For example, equipment and smallwares suppliers Vollrath Co., Sheboygan, Wis., spent two years analyzing and testing more than 10 different metallurgies, comparing results against 304 (8% nickel) as the standard. Steel grades tested ranged from compositions with 6% nickel (301) to those with zero nickel (430). Test methods included a salt spray, bleach and acid, using the infamously corrosive mustard and sauerkraut.

Vollrath found that for applications such as pots and pans, where food stays in constant contact with the metal at high temperatures, 301 performed as well as pans made of 304. In applications with incidental food contact, such as in countertops and covers, 200 series stainless (4% nickel) performed well. And where stainless steel is used primarily for aesthetic purposes, a 400-series stainless with no nickel was found to be acceptable.

"We believe that the new standard for most smallwares will be 301 stainless containing 6% nickel," says Vollrath CEO Tom Belot. Franke Foodservice Systems is also moving away from 304 so as to take the cost risks of nickel out of the equation for customers.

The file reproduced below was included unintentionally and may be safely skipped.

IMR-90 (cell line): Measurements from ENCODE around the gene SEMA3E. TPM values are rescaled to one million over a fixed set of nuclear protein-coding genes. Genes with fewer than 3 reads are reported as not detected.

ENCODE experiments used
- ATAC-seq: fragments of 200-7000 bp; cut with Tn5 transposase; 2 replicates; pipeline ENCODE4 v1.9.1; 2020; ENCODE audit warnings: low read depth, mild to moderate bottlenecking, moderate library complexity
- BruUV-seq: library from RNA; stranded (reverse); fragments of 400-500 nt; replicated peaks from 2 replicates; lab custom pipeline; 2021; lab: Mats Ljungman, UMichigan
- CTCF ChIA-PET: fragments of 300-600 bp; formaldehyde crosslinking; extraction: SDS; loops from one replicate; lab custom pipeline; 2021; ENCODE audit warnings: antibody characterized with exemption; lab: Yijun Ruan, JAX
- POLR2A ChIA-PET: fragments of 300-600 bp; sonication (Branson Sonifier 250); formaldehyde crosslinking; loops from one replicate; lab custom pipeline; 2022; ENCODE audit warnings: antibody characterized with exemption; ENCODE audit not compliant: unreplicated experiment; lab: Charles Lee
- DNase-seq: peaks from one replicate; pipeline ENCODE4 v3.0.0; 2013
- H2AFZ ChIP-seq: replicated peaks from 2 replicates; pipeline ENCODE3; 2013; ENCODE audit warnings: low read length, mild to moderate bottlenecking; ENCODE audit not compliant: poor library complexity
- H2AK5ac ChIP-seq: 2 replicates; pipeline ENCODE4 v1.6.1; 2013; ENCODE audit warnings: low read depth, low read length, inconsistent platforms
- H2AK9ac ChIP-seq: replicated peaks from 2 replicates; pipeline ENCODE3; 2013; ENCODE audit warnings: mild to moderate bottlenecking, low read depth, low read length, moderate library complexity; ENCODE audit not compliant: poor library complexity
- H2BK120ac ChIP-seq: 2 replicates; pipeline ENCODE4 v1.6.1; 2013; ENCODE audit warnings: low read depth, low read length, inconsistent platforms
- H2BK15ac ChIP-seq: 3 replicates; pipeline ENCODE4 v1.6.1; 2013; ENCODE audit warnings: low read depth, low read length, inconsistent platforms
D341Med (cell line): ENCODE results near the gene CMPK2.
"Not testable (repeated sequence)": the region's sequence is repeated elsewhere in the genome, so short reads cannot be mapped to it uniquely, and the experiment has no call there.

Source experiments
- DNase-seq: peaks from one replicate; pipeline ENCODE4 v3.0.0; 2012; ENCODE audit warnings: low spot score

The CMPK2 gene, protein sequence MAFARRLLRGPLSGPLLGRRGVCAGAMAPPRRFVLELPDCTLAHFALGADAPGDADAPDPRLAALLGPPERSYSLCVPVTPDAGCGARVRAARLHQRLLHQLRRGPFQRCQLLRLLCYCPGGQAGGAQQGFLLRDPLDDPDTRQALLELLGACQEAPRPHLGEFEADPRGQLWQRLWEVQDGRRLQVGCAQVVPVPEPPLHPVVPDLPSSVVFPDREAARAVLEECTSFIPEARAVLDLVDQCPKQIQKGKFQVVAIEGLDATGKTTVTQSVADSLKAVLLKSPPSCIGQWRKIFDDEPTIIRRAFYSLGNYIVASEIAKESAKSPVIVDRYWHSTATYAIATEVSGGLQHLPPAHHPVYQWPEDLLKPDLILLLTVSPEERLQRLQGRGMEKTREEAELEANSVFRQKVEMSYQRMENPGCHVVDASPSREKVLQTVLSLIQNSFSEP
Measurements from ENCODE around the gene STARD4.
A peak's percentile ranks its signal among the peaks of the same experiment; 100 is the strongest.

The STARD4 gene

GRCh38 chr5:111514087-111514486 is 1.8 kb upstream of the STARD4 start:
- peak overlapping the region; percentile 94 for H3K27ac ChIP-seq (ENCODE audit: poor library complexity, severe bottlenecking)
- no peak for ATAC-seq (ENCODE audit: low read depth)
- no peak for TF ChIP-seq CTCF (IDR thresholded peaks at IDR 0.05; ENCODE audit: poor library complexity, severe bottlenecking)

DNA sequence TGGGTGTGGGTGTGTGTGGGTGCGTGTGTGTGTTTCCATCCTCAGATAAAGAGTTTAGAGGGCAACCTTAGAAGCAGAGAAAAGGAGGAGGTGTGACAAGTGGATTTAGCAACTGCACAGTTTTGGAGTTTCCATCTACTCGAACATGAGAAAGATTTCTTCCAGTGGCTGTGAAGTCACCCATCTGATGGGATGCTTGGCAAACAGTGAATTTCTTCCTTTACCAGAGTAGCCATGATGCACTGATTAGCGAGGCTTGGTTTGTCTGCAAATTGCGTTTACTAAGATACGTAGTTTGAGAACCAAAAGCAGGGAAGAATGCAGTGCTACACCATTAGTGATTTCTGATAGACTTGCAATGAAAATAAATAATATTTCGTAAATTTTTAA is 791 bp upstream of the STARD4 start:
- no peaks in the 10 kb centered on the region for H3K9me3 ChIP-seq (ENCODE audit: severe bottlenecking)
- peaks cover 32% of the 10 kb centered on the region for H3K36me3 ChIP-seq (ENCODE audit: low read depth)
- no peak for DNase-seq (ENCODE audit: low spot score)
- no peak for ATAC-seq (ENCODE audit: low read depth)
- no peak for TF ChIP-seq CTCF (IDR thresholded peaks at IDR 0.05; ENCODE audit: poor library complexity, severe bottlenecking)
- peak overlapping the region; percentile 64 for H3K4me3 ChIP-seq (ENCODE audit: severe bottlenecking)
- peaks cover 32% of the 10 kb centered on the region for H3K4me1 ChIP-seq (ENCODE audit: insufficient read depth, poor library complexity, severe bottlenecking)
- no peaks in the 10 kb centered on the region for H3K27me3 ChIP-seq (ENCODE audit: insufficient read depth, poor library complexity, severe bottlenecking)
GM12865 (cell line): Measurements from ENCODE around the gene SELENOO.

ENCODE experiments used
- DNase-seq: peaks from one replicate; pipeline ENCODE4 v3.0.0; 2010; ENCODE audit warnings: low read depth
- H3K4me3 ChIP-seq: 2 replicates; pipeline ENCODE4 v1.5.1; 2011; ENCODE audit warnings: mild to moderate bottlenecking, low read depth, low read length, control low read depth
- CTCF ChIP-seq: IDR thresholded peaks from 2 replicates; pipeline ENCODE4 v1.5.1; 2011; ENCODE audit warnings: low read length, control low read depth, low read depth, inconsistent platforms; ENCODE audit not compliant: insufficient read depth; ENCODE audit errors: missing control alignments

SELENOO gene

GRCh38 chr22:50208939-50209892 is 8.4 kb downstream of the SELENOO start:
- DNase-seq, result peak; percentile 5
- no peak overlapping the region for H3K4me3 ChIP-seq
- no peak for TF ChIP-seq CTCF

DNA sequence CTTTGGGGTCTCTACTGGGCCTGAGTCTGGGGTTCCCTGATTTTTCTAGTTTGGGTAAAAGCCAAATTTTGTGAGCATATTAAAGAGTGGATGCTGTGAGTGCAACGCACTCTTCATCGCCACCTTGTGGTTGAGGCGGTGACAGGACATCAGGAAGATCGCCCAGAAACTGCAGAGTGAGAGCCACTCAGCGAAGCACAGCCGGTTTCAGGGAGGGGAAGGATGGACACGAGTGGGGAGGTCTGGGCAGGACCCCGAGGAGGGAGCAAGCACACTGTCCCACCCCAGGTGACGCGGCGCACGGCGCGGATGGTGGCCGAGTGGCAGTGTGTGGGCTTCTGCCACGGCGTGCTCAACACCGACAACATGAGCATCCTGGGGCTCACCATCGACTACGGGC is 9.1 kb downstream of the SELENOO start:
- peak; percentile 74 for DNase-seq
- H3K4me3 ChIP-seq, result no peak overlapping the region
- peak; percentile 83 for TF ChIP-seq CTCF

"The surcharges have been just insane," says Tom Campion, president of the LaVergne, Tenn., manufacturer. "[However, by using] 201, with only 4% nickel, versus the 8% nickel of 304, there's much less price risk involved."

Franke engineers reached that conclusion after extensive testing. "We examined 201, 301, 304 and some of the 400 series materials, including 430. The 400 materials didn't really work for us. But in the austenitic steel grades, 201 presents just the right amount of chromium. You can cut it, weld it, form it and polish it," Campion says. "We feel that using 201 across the board is the way to go."

Time To Re-Adjust Specs
So the bottom line from here on out is this: The days of 100% 304 stainless steel equipment—and specs—are over.

"If you're buying U.S.-manufactured equipment, you should know that U.S. manufacturers have been reluctant to change grades until extensive testing was done," says one steel industry authority. "In the past five years, they have been running exhaustive numbers of tests. You may get an oven with 430 on the back, 304 on the front and some other grade on the interior that ensures optimum heat transfer, and it'll be a perfectly good oven.